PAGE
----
Can temporary suspension of immunosuppressant drugs recover antibody function against SARS-CoV-2?

To determine whether immunosuppressant regimen suspension would improve antibody response, the authors treated mice with cyclophosphamide (CYC), methotrexate (MTX), and methylprednisolone (MP), and then halted the treatment at the time of vaccination. The CYC treatment group of mice displayed negligible levels of IgG and IgM titers against the S protein, despite the treatment being interrupted one and three days before vaccination.

The mice who received MP displayed some restoration of antibody response when treatment was suspended before vaccination. Comparatively, the group which received MTX treatment showed significant increases in booster titer levels when treatment was halted. Depending on the drug in question, these results indicate that the antibody response to the SARS-CoV-2 S protein can be improved by modulating the immunosuppression treatment regimen.

Changes in antibody titers to SARS-CoV-2 spike protein following continuous or temporarily-suspended immunosuppressant administration. A. Schematic of intraperitoneal SARS-CoV-2 spike protein immunization and immunosuppressant administration. Spike protein was injected at 0.5μg/50μl alum per mouse. Immunosuppressants were administered intraperitoneally at the indicated timepoints according to the concentrations in Supplementary Table 2. Within each immunosuppressant group, 4 mice did not receive the respective immunosuppressant on days 0 and 14, and 4 mice did not receive immunosuppressants on days - 2, 0, 2, 12, 14, and 16. B-D. Serum was obtained from immunosuppressant-treated mice at days 14, 17, 21, 28 and 35. ELISA was performed to determine serum IgG against spike protein. Multiple serial serum dilutions were performed, with each dilution’s set of samples (including all timepoints) on one 384-well plate. Input was individual OD values at 405nm absorbance. Shown are ELISA data using 1:3200 serum dilutions from 4 mice/group (top panels) and calculated booster titers (Day 21) based on regression curves from serial dilutions (bottom panels). Statistical values were determined as compared to continuous drug treatment (A. CYC; B. MTX; C. MP).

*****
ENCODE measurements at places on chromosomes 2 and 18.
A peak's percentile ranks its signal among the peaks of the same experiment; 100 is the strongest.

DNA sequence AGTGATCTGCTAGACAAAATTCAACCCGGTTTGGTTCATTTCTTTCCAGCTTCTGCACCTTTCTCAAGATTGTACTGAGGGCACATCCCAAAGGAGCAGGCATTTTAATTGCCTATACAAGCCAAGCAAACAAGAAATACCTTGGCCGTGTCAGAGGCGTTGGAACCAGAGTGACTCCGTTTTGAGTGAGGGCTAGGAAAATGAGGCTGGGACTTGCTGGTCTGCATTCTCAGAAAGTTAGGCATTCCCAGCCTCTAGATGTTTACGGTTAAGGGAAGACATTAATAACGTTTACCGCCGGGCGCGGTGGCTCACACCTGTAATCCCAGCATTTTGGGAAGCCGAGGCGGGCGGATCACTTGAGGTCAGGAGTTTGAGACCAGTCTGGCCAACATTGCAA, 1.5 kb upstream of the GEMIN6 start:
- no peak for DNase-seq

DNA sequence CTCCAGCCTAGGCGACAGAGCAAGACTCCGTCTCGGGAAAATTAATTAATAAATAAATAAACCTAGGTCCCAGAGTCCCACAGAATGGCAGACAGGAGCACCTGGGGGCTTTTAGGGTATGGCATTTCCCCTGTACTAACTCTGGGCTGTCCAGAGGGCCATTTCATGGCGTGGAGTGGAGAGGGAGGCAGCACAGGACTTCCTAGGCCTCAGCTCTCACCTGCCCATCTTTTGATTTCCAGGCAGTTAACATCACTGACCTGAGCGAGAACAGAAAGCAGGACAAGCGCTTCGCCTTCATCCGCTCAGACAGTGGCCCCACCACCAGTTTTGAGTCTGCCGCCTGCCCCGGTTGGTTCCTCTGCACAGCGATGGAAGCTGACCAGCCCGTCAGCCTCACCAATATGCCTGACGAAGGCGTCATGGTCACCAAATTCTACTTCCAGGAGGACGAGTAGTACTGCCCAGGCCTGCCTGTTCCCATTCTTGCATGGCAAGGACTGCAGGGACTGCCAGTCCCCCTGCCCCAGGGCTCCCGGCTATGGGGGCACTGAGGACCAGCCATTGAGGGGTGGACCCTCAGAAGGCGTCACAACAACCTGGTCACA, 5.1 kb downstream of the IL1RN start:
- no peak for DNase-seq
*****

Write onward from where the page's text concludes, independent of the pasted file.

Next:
Implications

Current guidelines from the American College of Rheumatology suggest withholding certain immunosuppressant treatments before COVID-19 vaccination, which is validated by the findings from this study.

The current COVID-19 pandemic has highlighted the definite need for consistent and progressive research into immunosuppressant therapeutics and vaccinations. The authors have demonstrated through practical study that careful monitoring of immunosuppressant drugs around the time of vaccination can improve the SARS-CoV-2 vaccine response.

*Important notice

bioRxiv publishes preliminary scientific reports that are not peer-reviewed and, therefore, should not be regarded as conclusive, guide clinical practice/health-related behavior, or treated as established information.

Journal reference:
Colin Lightfoot

Written by

Colin Lightfoot

Colin graduated from the University of Chester with a B.Sc. in Biomedical Science in 2020. Since completing his undergraduate degree, he worked for NHS England as an Associate Practitioner, responsible for testing inpatients for COVID-19 on admission.